Trump’s victory is leading to lunacy in high places - The Washington Post

by - May 10, 2016

Above all, they detest weakness in themselves and others. The country, in their view, has grown soft and feeble. Their opponents are losers, lacking in energy. Rather than despising bullying — as Ryan, Romney and all the Bushes do — they elevate it. The strong must take power, defy political correctness, humiliate and defeat their opponents, and reverse the nation’s slide toward mediocrity.
There have always been politicians who despise weakness and the weak. Richard Nixon and Lyndon Johnson are examples. They were not always bad at governing, but they were bad human beings who came to a bad end.
This type of leadership can motivate, usually through resentment and anger. What it cannot do is inspire. Inspiring leaders are often those who identify with the weak. They may develop this trait by rising from poverty themselves, like Abraham Lincoln did. Or they may have had their capacity for empathy expanded by suffering, such as Franklin Roosevelt’s struggle with polio. In American history, inspiring leadership has often been informed by religion, which (at its best) universalizes our empathy. This is the main reason that some of us cannot simply lump it and reluctantly lend our support to Trump. The Republican Party is not engaged in a policy argument; it is debating the purpose of politics.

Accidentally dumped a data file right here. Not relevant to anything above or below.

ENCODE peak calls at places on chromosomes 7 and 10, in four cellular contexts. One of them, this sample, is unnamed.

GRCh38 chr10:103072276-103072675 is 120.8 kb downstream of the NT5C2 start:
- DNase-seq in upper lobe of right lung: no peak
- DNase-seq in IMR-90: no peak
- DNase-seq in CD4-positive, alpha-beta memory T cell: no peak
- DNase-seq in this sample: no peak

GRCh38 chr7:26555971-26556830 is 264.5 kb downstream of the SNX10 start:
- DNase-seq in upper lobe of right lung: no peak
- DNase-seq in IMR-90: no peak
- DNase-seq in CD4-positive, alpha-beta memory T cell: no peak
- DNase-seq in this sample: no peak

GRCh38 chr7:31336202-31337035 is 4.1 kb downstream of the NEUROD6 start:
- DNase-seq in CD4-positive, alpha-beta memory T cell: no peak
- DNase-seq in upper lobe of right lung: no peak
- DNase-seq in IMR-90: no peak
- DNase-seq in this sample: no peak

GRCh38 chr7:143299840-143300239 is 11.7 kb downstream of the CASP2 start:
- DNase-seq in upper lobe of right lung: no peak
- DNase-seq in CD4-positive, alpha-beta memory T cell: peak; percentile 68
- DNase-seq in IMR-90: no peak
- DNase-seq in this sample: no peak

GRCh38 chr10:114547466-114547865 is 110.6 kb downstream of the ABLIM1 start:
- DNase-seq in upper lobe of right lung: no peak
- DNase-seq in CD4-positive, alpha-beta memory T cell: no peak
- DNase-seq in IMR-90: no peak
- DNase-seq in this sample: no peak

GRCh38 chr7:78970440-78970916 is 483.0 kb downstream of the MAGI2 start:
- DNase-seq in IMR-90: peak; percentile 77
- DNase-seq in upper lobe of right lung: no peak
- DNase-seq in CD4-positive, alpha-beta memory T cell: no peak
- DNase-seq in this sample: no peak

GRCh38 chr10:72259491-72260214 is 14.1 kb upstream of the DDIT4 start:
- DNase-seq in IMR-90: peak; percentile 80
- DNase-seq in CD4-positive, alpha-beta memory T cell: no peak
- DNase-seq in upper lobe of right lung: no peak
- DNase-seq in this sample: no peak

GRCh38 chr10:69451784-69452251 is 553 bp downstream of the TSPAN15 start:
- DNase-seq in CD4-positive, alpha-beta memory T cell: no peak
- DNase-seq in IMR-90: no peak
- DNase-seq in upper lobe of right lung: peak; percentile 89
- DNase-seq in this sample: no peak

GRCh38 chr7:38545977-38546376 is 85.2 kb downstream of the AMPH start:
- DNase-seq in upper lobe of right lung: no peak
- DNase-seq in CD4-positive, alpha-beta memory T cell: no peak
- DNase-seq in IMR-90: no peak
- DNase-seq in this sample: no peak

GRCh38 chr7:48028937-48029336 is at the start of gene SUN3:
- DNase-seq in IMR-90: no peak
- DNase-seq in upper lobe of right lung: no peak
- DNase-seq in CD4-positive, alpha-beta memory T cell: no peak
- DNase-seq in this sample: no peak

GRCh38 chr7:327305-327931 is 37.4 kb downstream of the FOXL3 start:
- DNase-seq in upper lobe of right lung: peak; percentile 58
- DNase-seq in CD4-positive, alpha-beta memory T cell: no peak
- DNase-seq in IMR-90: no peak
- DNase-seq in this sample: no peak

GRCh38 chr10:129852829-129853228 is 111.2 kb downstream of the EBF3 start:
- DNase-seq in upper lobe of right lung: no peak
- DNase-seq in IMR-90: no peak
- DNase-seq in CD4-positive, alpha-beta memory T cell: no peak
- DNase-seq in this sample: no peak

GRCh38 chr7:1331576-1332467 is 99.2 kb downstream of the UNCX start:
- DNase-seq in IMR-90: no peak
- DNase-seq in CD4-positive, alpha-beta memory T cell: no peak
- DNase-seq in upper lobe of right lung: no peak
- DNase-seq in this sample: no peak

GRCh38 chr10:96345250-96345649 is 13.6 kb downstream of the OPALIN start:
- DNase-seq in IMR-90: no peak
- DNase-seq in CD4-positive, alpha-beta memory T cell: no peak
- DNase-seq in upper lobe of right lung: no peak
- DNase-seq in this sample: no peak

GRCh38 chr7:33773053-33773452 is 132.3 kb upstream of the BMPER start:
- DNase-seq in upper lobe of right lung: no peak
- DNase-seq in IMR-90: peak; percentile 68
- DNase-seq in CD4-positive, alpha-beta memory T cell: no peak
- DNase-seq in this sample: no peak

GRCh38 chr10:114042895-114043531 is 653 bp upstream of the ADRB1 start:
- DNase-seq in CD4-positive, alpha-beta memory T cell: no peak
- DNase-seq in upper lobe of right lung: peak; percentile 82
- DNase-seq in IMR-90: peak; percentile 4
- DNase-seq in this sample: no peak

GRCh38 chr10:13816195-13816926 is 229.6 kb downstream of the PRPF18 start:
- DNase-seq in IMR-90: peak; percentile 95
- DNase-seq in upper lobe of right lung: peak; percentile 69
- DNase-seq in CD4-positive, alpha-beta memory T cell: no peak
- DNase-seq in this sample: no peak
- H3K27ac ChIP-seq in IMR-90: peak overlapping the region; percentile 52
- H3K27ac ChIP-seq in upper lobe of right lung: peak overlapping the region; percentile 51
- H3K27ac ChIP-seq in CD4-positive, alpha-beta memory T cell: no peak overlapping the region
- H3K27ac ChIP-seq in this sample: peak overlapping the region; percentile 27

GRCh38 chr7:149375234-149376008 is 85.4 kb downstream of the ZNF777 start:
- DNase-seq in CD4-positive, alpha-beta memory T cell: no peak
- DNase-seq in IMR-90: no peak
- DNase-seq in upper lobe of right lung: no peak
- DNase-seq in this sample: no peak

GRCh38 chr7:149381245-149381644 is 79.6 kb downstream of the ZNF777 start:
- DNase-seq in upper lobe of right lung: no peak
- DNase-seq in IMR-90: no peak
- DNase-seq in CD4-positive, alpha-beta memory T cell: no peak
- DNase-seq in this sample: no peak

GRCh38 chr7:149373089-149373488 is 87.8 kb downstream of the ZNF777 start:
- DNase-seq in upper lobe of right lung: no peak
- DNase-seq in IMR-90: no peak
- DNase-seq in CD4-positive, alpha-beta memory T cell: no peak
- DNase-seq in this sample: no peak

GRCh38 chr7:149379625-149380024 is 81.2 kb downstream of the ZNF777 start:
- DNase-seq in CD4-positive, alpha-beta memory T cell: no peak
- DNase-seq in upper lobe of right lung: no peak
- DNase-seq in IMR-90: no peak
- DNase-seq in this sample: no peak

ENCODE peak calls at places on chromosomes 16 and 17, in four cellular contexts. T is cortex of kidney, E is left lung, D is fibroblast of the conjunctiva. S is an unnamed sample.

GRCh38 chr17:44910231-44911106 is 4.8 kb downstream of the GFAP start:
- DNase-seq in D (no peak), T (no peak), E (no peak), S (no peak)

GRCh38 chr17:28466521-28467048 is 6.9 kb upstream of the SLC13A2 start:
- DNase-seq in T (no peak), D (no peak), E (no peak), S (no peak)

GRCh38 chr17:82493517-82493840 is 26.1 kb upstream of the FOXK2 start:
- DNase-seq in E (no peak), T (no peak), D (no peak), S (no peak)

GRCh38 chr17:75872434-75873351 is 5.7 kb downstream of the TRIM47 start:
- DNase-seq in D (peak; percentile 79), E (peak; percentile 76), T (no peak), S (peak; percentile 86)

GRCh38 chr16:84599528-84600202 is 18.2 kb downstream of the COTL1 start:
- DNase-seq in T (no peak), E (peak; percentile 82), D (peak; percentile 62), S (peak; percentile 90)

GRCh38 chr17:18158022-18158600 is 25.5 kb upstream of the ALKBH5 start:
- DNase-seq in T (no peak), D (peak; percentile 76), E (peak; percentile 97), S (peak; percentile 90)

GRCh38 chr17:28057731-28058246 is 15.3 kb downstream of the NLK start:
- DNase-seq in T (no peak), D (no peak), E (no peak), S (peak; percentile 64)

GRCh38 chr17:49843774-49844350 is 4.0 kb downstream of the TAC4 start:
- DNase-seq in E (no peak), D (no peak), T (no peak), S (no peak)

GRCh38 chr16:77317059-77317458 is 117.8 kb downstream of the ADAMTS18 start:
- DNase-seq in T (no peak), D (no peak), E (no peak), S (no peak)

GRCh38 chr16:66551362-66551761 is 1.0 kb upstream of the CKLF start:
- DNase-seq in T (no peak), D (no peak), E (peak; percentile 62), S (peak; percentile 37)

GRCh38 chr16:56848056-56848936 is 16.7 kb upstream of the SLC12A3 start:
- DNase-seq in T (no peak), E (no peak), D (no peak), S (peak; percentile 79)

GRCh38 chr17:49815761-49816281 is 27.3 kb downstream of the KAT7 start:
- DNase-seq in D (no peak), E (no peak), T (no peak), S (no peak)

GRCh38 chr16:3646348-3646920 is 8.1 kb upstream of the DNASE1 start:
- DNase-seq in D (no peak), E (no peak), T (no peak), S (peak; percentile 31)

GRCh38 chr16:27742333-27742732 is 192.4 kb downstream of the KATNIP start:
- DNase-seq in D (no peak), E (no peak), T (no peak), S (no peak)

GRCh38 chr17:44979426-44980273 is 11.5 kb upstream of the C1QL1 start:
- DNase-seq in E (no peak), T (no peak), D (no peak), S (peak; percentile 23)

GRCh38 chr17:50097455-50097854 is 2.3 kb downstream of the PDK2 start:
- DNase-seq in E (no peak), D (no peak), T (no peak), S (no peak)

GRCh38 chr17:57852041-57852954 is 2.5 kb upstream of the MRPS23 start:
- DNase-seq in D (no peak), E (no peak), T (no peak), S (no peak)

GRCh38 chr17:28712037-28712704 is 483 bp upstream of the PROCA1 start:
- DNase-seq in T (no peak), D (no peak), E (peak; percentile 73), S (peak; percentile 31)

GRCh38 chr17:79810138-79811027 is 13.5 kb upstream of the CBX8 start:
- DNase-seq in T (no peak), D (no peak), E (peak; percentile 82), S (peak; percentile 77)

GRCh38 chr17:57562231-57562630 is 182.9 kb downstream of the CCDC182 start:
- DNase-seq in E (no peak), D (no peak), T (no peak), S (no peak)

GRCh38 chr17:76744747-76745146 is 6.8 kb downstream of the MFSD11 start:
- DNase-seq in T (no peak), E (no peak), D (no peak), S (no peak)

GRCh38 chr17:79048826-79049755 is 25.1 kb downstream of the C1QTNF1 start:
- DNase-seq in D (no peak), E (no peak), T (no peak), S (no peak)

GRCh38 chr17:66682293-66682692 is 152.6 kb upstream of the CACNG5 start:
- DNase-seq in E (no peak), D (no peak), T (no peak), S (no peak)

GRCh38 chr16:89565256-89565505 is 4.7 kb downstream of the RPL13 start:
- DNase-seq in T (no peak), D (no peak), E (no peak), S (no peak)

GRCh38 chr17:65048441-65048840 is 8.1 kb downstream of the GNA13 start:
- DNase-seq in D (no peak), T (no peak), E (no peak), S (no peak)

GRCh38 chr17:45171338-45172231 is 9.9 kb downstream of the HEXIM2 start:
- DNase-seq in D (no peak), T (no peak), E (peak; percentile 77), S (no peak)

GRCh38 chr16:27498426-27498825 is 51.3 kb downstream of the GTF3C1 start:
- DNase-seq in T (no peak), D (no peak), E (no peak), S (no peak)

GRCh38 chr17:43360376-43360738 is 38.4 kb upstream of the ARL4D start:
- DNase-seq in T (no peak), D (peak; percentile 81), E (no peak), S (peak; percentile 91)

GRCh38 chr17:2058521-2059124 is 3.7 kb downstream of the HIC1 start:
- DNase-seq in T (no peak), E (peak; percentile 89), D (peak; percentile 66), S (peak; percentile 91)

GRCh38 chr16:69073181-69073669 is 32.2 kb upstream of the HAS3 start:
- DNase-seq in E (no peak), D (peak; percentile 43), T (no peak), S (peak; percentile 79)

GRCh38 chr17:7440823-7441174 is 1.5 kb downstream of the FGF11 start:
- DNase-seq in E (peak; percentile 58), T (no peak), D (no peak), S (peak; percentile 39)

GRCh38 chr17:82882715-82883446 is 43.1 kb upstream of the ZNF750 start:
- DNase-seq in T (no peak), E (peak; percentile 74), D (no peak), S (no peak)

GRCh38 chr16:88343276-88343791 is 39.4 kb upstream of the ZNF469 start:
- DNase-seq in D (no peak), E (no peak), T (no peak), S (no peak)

For some Trump opponents, the justice of a political system is determined by its treatment of the vulnerable and weak. In the Catholic tradition, this is called “solidarity.” Whatever you call it, this commitment is inconsistent with a type of politics that beats up on the vulnerable and weak — say, undocumented workers, or Muslims — for political gain.

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